Timeplots

**SECTION 1.2 SUMMARY**

SECTION 1.2 EXERCISES

1.3 Describing Distributions with Numbers

CASE 1.2 Time to Start a Business

SECTION 1.2 EXERCISES

1.3 Describing Distributions with Numbers

CASE 1.2 Time to Start a Business

Measuring center: the mean

Measuring center: the median

Comparing the mean and the median

Measuring spread: the quartiles

The five-number summary and boxplots

The 1.5 × IQR rule for outliers

Measuring spread: the standard deviation

Choosing measures of center and spread

**BEYOND THE BASICS: Risk and return**

SECTION 1.3 SUMMARY

SECTION 1.3 EXERCISES

1.4 Density Curves and the Normal Distributions

SECTION 1.3 SUMMARY

SECTION 1.3 EXERCISES

1.4 Density Curves and the Normal Distributions

Density curves

The median and mean of a density curve

Normal distributions

The 68–95–99.7 rule

The standard Normal distribution

Normal distribution calculations

Using the standard Normal table

Inverse Normal calculations

Assessing the Normality of data

**BEYOND THE BASICS: Density estimation**

SECTION 1.4 SUMMARY

SECTION 1.4 EXERCISES

CHAPTER 1 REVIEW EXERCISES

SECTION 1.4 SUMMARY

SECTION 1.4 EXERCISES

CHAPTER 1 REVIEW EXERCISES

**CHAPTER 2 Examining Relationships**

Introduction **2.1 Scatterplots CASE 2.1 Education Expenditures and Population: Benchmarking**

Interpreting scatterplots

The log transformation

Adding categorical variables to scatterplots

**SECTION 2.1 SUMMARY**

SECTION 2.1 EXERCISES

2.2 Correlation

SECTION 2.1 EXERCISES

2.2 Correlation

The correlation r

Facts about correlation

**SECTION 2.2 SUMMARY**

SECTION 2.2 EXERCISES

2.3 Least-Squares Regression

SECTION 2.2 EXERCISES

2.3 Least-Squares Regression

The least-squares regression line

Facts about least-squares regression

Interpretation of r^2

Residuals

The distribution of the residuals

Influential observations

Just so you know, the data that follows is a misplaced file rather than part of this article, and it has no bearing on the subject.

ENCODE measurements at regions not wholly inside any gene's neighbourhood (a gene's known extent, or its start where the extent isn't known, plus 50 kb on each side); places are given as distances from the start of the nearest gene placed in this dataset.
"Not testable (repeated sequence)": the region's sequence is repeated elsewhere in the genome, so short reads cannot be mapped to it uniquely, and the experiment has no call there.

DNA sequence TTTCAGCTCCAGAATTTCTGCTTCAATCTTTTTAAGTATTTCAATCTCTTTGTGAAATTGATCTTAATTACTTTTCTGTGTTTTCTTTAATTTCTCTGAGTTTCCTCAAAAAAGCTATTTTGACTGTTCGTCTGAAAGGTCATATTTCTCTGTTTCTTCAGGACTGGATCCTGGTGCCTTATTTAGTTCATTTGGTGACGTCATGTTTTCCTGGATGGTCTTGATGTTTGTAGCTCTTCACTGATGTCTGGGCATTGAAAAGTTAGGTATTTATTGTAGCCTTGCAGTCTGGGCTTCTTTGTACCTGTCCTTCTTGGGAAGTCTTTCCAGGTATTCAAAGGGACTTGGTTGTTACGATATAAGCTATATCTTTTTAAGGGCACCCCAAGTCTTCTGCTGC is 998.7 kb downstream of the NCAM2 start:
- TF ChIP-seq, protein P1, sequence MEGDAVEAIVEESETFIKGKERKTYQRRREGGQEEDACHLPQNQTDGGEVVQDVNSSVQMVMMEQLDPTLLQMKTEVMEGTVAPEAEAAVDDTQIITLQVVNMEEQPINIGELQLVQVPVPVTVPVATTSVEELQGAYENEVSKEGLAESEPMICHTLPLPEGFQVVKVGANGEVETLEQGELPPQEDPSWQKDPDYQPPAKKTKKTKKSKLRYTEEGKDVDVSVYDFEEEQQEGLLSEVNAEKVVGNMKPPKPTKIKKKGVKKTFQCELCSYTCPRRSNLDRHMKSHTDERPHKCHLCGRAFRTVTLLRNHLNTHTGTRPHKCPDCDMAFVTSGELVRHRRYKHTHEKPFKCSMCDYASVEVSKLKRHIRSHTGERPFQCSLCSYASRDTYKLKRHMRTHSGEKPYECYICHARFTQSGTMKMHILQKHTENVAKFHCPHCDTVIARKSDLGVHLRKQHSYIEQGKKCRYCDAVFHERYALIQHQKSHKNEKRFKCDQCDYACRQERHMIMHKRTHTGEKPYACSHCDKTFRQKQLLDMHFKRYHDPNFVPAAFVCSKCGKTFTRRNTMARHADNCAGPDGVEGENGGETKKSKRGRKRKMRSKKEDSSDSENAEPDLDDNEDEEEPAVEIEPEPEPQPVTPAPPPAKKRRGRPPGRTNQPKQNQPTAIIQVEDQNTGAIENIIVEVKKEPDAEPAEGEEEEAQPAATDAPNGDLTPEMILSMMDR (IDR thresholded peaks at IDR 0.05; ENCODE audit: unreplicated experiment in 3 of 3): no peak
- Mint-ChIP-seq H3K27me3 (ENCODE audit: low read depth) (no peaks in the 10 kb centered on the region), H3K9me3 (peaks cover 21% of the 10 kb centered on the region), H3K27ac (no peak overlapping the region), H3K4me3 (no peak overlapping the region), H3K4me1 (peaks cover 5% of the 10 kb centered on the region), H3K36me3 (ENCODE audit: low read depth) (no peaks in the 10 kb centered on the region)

**SECTION 2.3 SUMMARY**

SECTION 2.3 EXERCISES

2.4 Cautions about Correlation and Regression

SECTION 2.3 EXERCISES

2.4 Cautions about Correlation and Regression

Extrapolation

Lurking variables

Correlation does not imply causation

**BEYOND THE BASICS: Big Data**

SECTION 2.4 SUMMARY

SECTION 2.4 EXERCISES

2.5 Data Analysis for Two-Way Tables

CASE 2.2 Does the Right Music Sell the Product?

SECTION 2.4 SUMMARY

SECTION 2.4 EXERCISES

2.5 Data Analysis for Two-Way Tables

CASE 2.2 Does the Right Music Sell the Product?

Marginal distributions

Conditional distributions

Mosaic plots and software output

Simpson’s paradox

**SECTION 2.5 SUMMARY**

SECTION 2.5 EXERCISES

CHAPTER 2 REVIEW EXERCISES

SECTION 2.5 EXERCISES

CHAPTER 2 REVIEW EXERCISES

**CHAPTER 3 Producing Data**

Introduction **3.1 Sources of Data**

Anecdotal data

Available data

Sample surveys and experiments

Other sources and uses of data **SECTION 3.1 SUMMARY SECTION 3.1 EXERCISES 3.2 Designing Samples**

Simple random samples

Stratified samples

Multistage samples

Cautions about sample surveys

**BEYOND THE BASICS: Capture-recapture sampling**

SECTION 3.2 SUMMARY

SECTION 3.2 EXERCISES

3.3 Designing Experiments

SECTION 3.2 SUMMARY

SECTION 3.2 EXERCISES

3.3 Designing Experiments

Comparative experiments

Randomized comparative experiments

Completely randomized designs

How to randomize

The logic of randomized comparative experiments

Cautions about experimentation

Matched pairs designs

Block designs

**SECTION 3.3 SUMMARY**

SECTION 3.3 EXERCISES

3.4 Data Ethics

SECTION 3.3 EXERCISES

3.4 Data Ethics

Institutional review boards

Informed consent

Confidentiality

Clinical trials

Behavioral and social science experiments

**SECTION 3.4 SUMMARY**

SECTION 3.4 EXERCISES

CHAPTER 3 REVIEW EXERCISES

SECTION 3.4 EXERCISES

CHAPTER 3 REVIEW EXERCISES

**CHAPTER 4 Probability: The Study of Randomness**

Introduction **4.1 Randomness**

The language of probability

Thinking about randomness and probability **SECTION 4.1 SUMMARY SECTION 4.1 EXERCISES 4.2 Probability Models**

Sample spaces

Probability rules

Assigning probabilities: Finite number of outcomes

**CASE 4.1 Uncovering Fraud by Digital Analysis**